Once someone becomes an executor, she has all the authority she needs to settle the deceased's estate. The executor can pay taxes, pay debts, write checks, and sell off assets to pay the deceased's tax bills. Beneficiaries do have rights during this process, but the executor doesn't need them to sign off on her actions.
An executor usually gets the job because the deceased named her in the will. That doesn't give her authority in itself: The executor has to file with the probate court to confirm her position. The court then provides letters testamentary, which prove to banks, investment firms and attorneys that the executor is the real deal and not trying to defraud the estate. Those letters and her own signature are all the authority an executor requires to sell assets or settle debts.
If a beneficiary objects to the choice of executor, he has the right to file objections with the court before the judge issues the letters. He's entitled to know what the estate's assets are and to stay informed about the estate accounts. That includes the right to go over invoices, receipts, cancelled checks and other key documents. If the executor doesn't provide information about the estate when asked, the beneficiary can request that the probate court supervise a review of the accounts.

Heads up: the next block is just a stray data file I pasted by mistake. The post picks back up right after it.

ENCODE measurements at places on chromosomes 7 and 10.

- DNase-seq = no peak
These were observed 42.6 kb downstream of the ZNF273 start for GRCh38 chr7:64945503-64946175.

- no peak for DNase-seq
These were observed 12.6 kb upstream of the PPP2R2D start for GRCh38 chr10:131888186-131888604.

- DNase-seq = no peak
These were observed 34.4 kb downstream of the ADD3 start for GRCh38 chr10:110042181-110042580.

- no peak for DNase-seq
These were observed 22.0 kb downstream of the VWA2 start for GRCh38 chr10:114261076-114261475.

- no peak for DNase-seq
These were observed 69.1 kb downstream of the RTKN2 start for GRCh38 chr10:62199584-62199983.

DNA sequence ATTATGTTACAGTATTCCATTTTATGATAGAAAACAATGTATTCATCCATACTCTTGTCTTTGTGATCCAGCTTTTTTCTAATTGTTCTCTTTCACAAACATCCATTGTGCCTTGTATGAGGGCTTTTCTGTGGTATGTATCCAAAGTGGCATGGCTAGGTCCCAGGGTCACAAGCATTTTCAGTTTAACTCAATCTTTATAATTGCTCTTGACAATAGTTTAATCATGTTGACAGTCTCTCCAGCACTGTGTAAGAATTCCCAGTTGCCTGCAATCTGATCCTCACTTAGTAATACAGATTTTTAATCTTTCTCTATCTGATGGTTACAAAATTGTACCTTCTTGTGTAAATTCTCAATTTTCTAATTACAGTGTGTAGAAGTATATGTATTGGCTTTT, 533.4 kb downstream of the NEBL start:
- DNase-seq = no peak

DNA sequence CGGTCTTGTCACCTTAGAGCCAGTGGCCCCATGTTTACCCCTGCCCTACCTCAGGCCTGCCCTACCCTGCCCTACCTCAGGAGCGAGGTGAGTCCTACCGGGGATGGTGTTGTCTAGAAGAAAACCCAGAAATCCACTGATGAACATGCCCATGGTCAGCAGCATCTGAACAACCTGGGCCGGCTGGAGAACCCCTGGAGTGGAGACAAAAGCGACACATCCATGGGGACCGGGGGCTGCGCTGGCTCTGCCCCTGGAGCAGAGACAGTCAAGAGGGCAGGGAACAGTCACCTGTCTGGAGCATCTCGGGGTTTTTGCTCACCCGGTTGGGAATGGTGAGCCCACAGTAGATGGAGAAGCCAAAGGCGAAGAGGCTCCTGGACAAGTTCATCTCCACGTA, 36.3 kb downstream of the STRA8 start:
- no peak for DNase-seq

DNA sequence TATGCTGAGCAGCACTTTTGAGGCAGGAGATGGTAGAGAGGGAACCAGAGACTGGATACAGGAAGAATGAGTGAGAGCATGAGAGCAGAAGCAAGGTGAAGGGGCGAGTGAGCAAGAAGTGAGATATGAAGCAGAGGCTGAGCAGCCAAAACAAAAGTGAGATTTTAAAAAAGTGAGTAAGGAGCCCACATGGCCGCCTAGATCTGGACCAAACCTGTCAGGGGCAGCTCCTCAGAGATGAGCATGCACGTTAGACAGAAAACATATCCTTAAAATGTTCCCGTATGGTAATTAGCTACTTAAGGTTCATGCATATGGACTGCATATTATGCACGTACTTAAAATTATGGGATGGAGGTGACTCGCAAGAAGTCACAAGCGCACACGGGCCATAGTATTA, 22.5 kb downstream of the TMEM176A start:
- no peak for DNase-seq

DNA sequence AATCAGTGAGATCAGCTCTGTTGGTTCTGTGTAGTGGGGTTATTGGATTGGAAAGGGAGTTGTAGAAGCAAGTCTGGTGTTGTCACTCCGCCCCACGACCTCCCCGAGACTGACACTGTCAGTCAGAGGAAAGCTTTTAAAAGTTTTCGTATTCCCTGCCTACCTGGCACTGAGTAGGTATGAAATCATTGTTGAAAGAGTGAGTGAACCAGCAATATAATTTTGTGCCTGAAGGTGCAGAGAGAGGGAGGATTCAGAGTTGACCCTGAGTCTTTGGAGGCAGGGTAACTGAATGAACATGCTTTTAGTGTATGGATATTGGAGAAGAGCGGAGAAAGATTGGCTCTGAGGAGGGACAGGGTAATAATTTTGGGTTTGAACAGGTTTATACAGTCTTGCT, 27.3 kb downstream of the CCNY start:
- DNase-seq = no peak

If the beneficiary co-owns some of the deceased's assets, things get more complicated. Co-ownership with a right of survivorship bypasses probate completely: The beneficiary, having survived the deceased, gets full ownership automatically. Without a right of survivorship, the beneficiary retains part ownership, but the rest belongs to the estate. The executor can sell the estate's share of the property, but she can't sell the entire asset without the beneficiary's approval.
If the beneficiary decides the executor is mismanaging the estate and selling assets that need not be sold -- or worse, selling them to line her own pockets -- he can ask the probate court to remove the executor. The court is unlikely to act if it's only a matter of judgment: The errors must be serious. If the court removes the executor, it will appoint either an alternate executor named in the will or use state law to select one.
A graduate of Oberlin College, Fraser Sherman began writing in 1981. Since then he's researched and written newspaper and magazine stories on city government, court cases, business, real estate and finance, the uses of new technologies and film history. Sherman has worked for more than a decade as a newspaper reporter, and his magazine articles have been published in "Newsweek," "Air & Space," "Backpacker" and "Boys' Life." Sherman is also the author of three film reference books, with a fourth currently under way.